UC Irvine Medical Center ordered to improve ‘medication management’

State inspectors making a surprise follow-up visit to UC Irvine Medical Center last week found two deficiencies in “medication management” and issued an “immediate jeopardy” warning, alleging that patient care was at risk, hospital officials acknowledged Thursday.

The warning, which was lifted Wednesday, is one of the most serious that can be issued to a hospital.

UC Irvine Medical Center: An article in Friday’s LATExtra section about state inspectors forcing UC Irvine Medical Center to fix “medication management” problems said that once investigators issue a deficiency report, hospital officials have up to a month to respond with a plan of correction. Hospital officials generally have 10 days to respond. —

UC Irvine Medical Center’s chief executive, Terry A. Belmont, disclosed the findings by state inspectors working on behalf of the U.S. Centers for Medicare and Medicaid Services in e-mails sent to the staff this week and last week.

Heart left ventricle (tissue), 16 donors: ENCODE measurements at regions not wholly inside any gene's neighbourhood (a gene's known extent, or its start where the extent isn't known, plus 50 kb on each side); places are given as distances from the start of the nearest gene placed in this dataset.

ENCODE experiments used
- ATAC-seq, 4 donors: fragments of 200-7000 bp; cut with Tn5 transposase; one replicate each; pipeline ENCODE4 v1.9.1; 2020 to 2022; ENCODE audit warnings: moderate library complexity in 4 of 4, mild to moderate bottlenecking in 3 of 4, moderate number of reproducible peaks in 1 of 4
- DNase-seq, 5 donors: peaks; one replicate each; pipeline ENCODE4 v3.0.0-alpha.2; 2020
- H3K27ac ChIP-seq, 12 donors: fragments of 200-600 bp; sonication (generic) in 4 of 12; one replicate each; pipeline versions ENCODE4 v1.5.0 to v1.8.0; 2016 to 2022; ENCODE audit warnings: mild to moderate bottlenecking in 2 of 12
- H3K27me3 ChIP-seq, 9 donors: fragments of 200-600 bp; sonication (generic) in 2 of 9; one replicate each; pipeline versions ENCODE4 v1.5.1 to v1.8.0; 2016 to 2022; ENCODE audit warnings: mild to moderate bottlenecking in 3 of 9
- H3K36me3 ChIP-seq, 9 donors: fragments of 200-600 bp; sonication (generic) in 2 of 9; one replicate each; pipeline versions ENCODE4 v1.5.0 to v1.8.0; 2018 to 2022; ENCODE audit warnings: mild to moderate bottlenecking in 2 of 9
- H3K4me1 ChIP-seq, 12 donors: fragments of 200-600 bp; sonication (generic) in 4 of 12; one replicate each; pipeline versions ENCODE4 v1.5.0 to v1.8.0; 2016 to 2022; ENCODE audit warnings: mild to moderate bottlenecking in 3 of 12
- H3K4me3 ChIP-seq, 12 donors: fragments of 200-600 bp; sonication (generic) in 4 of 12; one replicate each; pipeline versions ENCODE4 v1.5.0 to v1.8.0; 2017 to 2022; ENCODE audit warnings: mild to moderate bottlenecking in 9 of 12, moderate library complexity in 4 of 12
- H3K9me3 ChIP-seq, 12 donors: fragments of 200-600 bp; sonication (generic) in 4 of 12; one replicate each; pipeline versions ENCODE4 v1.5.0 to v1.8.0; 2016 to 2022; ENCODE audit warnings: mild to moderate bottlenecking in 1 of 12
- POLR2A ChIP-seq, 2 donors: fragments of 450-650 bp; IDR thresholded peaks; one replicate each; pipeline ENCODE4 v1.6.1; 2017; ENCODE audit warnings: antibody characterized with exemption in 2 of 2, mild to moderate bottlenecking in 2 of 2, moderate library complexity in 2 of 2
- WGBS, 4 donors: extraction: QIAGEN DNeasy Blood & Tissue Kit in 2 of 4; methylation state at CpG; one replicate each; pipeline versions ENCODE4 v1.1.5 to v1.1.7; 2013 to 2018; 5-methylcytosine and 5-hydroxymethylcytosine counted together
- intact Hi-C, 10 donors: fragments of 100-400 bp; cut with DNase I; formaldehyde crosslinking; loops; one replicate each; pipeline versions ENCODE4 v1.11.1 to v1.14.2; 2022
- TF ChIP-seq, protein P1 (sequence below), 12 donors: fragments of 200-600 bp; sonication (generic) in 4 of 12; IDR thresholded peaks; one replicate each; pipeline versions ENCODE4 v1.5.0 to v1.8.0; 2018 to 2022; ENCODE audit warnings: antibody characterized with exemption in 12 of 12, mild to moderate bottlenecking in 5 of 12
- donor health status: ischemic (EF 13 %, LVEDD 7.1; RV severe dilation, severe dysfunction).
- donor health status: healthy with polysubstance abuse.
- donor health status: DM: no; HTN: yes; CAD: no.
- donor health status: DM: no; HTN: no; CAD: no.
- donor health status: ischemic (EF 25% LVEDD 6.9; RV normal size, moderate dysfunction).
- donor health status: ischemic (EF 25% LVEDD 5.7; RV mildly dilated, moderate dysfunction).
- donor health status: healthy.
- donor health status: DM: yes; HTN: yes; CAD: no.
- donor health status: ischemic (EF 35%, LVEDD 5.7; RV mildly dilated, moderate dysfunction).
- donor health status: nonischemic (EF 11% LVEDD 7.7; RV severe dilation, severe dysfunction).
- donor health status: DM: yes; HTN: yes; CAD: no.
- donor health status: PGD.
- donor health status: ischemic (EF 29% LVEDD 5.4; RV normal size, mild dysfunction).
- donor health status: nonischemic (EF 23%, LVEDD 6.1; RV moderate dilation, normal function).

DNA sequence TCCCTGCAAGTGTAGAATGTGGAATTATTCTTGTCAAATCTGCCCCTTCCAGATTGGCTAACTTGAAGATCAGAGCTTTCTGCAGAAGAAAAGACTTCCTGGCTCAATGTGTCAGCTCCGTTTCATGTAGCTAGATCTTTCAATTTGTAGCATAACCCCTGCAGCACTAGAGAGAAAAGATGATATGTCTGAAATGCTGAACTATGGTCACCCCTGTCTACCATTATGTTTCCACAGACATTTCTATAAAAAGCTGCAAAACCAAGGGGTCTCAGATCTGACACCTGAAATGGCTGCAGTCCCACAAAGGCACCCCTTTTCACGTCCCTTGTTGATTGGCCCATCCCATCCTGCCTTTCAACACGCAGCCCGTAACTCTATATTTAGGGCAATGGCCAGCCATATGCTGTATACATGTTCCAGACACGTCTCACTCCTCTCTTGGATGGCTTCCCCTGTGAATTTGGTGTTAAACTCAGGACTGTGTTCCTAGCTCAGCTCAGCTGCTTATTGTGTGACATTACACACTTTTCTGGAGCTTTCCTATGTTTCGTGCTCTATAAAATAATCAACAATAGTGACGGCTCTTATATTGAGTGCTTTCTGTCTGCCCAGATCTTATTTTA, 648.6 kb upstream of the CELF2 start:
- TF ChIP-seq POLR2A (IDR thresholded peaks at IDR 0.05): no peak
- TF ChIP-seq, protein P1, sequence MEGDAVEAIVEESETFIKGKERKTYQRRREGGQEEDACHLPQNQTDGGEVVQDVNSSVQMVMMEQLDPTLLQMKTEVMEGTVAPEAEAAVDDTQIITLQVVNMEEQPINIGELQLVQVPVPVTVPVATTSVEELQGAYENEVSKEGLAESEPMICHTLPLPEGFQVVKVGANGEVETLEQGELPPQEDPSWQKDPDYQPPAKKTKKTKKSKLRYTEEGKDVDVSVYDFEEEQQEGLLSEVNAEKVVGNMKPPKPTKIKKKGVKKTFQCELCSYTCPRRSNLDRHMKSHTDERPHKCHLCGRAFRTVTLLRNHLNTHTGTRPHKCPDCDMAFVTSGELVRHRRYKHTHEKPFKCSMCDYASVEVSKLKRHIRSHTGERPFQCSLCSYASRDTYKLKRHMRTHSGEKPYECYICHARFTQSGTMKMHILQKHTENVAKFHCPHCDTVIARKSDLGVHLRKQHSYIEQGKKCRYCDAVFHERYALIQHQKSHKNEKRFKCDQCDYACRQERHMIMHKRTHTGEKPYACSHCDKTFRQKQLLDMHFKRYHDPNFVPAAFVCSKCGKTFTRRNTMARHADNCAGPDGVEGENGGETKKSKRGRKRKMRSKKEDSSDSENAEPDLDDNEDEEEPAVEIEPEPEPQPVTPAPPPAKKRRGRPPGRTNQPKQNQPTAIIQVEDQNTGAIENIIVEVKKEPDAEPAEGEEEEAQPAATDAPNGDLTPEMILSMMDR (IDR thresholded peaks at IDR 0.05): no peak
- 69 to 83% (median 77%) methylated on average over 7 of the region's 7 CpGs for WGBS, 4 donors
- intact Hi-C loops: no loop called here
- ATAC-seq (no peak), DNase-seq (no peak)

In the latest e-mail to staff members Wednesday, Belmont said hospital officials already have submitted plans to improve care.

“Though the inspectors lifted the findings and no patients were harmed, the survey identified additional areas that require our attention,” he wrote. “We are acting aggressively to correct them.”

A hospital spokesman would not disclose the medication problems. State and federal regulators said they were still investigating and could not comment. Once they issue a deficiency report, hospital officials have up to a month to respond with a plan of correction.

Federal investigators have documented repeated examples of poor oversight at the hospital and previously have threatened to cut Medicare funding.

In July, Medicare officials issued a finding of immediate jeopardy after investigators discovered that five UCI patients had received overdoses because nurses using pain medication pumps were not properly trained.

UCI officials immediately began training nurses to use the pumps, the finding was lifted within 24 hours and the hospital submitted a plan of correction.

But during a surprise October inspection, regulators said they observed poor oversight and mistakes by UCI doctors, nurses and pharmacists, leading to inadequate care that in some cases harmed patients.

The hospital submitted a plan of correction in January, and the latest inspection was a follow-up.

Belmont told the staff in his statement that hospital leaders plan to hire an outside consulting team to advise them about how to improve pharmacy services.

He also said they plan to fill the vacant positions of interim director of pharmacy services and interim chief nursing officer with outside hires.